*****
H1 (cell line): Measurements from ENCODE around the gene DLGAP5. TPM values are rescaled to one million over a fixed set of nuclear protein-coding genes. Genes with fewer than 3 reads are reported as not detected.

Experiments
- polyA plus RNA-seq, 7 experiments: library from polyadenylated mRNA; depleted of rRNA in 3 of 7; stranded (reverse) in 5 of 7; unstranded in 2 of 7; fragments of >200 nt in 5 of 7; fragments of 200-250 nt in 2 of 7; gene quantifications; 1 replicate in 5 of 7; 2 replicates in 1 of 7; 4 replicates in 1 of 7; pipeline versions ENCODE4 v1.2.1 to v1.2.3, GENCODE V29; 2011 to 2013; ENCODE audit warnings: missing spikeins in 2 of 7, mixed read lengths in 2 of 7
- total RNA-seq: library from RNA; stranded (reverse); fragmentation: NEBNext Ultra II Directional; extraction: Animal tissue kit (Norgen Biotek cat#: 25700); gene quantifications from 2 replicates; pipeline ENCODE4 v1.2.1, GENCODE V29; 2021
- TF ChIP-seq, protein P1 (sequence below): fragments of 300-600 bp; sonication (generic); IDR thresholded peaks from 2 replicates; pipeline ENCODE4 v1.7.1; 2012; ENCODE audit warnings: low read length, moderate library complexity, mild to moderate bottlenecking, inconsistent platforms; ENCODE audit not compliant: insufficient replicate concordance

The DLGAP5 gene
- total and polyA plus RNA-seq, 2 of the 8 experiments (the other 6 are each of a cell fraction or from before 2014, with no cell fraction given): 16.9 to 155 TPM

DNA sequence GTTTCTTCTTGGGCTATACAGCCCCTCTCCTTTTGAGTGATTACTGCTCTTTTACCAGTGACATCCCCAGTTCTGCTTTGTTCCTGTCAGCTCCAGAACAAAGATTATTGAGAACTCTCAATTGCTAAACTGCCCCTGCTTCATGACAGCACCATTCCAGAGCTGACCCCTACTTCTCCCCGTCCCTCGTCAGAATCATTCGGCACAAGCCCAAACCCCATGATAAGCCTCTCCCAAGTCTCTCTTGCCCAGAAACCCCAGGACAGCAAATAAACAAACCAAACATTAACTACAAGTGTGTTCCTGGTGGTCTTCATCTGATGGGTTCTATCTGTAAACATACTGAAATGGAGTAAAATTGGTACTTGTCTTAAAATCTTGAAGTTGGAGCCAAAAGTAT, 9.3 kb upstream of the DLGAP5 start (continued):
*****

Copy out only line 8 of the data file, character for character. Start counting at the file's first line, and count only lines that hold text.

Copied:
DNA sequence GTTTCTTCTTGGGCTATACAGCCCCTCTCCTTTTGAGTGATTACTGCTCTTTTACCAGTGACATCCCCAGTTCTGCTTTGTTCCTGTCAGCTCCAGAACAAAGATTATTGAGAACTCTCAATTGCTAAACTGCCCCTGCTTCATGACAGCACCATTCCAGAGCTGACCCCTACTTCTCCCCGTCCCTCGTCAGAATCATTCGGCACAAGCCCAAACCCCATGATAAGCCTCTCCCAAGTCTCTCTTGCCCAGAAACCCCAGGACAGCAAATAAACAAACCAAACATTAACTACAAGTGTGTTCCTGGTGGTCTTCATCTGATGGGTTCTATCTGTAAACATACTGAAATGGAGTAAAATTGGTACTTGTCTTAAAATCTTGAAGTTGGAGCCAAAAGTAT, 9.3 kb upstream of the DLGAP5 start (continued):